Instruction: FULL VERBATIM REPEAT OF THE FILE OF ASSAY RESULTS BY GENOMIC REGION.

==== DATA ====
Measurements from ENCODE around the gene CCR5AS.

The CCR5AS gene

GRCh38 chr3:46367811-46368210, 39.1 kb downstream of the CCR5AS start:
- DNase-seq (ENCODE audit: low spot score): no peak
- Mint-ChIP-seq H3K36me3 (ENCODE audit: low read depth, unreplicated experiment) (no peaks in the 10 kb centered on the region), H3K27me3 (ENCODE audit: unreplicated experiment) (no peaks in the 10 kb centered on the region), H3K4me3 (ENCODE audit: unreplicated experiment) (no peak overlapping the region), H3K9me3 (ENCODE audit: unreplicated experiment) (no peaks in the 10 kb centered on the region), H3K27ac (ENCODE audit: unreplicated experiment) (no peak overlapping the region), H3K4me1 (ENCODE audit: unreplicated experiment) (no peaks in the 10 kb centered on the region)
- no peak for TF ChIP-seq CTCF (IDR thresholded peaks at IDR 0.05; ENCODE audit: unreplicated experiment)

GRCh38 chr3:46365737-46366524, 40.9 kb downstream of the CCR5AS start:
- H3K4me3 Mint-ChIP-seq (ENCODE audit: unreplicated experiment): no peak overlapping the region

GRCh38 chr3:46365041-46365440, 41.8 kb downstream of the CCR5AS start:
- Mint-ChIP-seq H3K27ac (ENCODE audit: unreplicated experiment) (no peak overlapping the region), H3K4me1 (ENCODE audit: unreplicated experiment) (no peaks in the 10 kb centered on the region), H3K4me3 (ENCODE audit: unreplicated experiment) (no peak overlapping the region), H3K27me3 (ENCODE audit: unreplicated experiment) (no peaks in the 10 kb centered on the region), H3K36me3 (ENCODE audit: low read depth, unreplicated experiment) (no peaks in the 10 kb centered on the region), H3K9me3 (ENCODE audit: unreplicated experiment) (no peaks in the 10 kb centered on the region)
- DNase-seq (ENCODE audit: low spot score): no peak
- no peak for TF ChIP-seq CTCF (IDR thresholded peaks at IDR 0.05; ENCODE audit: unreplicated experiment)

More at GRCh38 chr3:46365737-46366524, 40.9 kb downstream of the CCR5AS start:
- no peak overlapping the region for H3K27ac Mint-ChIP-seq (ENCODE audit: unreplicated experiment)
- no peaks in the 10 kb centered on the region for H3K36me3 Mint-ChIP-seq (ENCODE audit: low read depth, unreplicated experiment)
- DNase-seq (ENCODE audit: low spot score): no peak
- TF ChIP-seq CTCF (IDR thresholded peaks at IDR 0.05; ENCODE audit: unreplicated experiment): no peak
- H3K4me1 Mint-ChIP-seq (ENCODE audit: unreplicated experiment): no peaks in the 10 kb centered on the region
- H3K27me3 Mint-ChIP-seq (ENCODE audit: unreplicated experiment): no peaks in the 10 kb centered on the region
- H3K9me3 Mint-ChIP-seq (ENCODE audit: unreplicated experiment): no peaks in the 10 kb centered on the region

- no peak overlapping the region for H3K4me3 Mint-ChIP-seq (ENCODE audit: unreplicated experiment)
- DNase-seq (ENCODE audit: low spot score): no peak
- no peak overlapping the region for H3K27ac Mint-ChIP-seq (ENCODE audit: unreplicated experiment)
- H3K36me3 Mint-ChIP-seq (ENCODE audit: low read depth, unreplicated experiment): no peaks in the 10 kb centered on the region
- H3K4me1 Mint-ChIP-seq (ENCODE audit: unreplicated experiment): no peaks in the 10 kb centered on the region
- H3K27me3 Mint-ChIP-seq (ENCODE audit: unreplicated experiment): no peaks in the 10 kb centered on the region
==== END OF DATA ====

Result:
Measurements from ENCODE around the gene CCR5AS.

The CCR5AS gene

GRCh38 chr3:46367811-46368210, 39.1 kb downstream of the CCR5AS start:
- DNase-seq (ENCODE audit: low spot score): no peak
- Mint-ChIP-seq H3K36me3 (ENCODE audit: low read depth, unreplicated experiment) (no peaks in the 10 kb centered on the region), H3K27me3 (ENCODE audit: unreplicated experiment) (no peaks in the 10 kb centered on the region), H3K4me3 (ENCODE audit: unreplicated experiment) (no peak overlapping the region), H3K9me3 (ENCODE audit: unreplicated experiment) (no peaks in the 10 kb centered on the region), H3K27ac (ENCODE audit: unreplicated experiment) (no peak overlapping the region), H3K4me1 (ENCODE audit: unreplicated experiment) (no peaks in the 10 kb centered on the region)
- no peak for TF ChIP-seq CTCF (IDR thresholded peaks at IDR 0.05; ENCODE audit: unreplicated experiment)

GRCh38 chr3:46365737-46366524, 40.9 kb downstream of the CCR5AS start:
- H3K4me3 Mint-ChIP-seq (ENCODE audit: unreplicated experiment): no peak overlapping the region

GRCh38 chr3:46365041-46365440, 41.8 kb downstream of the CCR5AS start:
- Mint-ChIP-seq H3K27ac (ENCODE audit: unreplicated experiment) (no peak overlapping the region), H3K4me1 (ENCODE audit: unreplicated experiment) (no peaks in the 10 kb centered on the region), H3K4me3 (ENCODE audit: unreplicated experiment) (no peak overlapping the region), H3K27me3 (ENCODE audit: unreplicated experiment) (no peaks in the 10 kb centered on the region), H3K36me3 (ENCODE audit: low read depth, unreplicated experiment) (no peaks in the 10 kb centered on the region), H3K9me3 (ENCODE audit: unreplicated experiment) (no peaks in the 10 kb centered on the region)
- DNase-seq (ENCODE audit: low spot score): no peak
- no peak for TF ChIP-seq CTCF (IDR thresholded peaks at IDR 0.05; ENCODE audit: unreplicated experiment)

More at GRCh38 chr3:46365737-46366524, 40.9 kb downstream of the CCR5AS start:
- no peak overlapping the region for H3K27ac Mint-ChIP-seq (ENCODE audit: unreplicated experiment)
- no peaks in the 10 kb centered on the region for H3K36me3 Mint-ChIP-seq (ENCODE audit: low read depth, unreplicated experiment)
- DNase-seq (ENCODE audit: low spot score): no peak
- TF ChIP-seq CTCF (IDR thresholded peaks at IDR 0.05; ENCODE audit: unreplicated experiment): no peak
- H3K4me1 Mint-ChIP-seq (ENCODE audit: unreplicated experiment): no peaks in the 10 kb centered on the region
- H3K27me3 Mint-ChIP-seq (ENCODE audit: unreplicated experiment): no peaks in the 10 kb centered on the region
- H3K9me3 Mint-ChIP-seq (ENCODE audit: unreplicated experiment): no peaks in the 10 kb centered on the region

- no peak overlapping the region for H3K4me3 Mint-ChIP-seq (ENCODE audit: unreplicated experiment)
- DNase-seq (ENCODE audit: low spot score): no peak
- no peak overlapping the region for H3K27ac Mint-ChIP-seq (ENCODE audit: unreplicated experiment)
- H3K36me3 Mint-ChIP-seq (ENCODE audit: low read depth, unreplicated experiment): no peaks in the 10 kb centered on the region
- H3K4me1 Mint-ChIP-seq (ENCODE audit: unreplicated experiment): no peaks in the 10 kb centered on the region
- H3K27me3 Mint-ChIP-seq (ENCODE audit: unreplicated experiment): no peaks in the 10 kb centered on the region